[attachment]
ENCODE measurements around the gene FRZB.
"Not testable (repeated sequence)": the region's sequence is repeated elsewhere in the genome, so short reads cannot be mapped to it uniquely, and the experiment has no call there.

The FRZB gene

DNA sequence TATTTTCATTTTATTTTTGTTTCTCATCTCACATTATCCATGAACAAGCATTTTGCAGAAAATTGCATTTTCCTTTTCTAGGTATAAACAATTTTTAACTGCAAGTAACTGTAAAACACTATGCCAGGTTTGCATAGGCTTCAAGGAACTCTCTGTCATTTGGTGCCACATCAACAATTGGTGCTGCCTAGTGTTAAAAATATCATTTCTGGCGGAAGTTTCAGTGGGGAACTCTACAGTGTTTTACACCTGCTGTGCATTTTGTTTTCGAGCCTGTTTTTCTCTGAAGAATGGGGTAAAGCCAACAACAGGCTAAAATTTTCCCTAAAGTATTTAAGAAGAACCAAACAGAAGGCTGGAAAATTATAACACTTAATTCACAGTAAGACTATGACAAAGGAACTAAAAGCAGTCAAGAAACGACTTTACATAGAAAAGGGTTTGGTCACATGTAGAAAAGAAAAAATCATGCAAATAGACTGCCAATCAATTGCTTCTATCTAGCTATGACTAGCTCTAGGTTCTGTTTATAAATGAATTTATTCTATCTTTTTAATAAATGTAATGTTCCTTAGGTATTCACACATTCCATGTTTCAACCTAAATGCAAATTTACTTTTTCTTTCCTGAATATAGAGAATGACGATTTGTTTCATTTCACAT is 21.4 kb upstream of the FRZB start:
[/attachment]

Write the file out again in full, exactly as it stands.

ENCODE measurements around the gene FRZB.
"Not testable (repeated sequence)": the region's sequence is repeated elsewhere in the genome, so short reads cannot be mapped to it uniquely, and the experiment has no call there.

The FRZB gene

DNA sequence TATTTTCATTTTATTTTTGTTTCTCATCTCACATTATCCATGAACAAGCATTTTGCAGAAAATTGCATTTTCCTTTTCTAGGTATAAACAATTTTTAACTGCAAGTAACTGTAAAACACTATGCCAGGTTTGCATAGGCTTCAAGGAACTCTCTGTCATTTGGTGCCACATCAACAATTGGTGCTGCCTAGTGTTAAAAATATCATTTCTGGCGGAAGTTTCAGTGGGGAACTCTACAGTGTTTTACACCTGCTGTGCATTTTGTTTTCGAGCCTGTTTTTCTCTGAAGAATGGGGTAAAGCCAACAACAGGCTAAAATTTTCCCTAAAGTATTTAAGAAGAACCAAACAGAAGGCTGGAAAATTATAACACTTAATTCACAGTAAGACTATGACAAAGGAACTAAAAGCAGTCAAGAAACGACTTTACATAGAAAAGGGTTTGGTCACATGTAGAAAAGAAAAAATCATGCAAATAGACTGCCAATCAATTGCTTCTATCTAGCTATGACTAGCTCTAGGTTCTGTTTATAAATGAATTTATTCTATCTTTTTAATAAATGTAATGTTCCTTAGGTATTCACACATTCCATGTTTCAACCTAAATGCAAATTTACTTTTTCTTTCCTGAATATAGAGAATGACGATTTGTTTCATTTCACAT is 21.4 kb upstream of the FRZB start: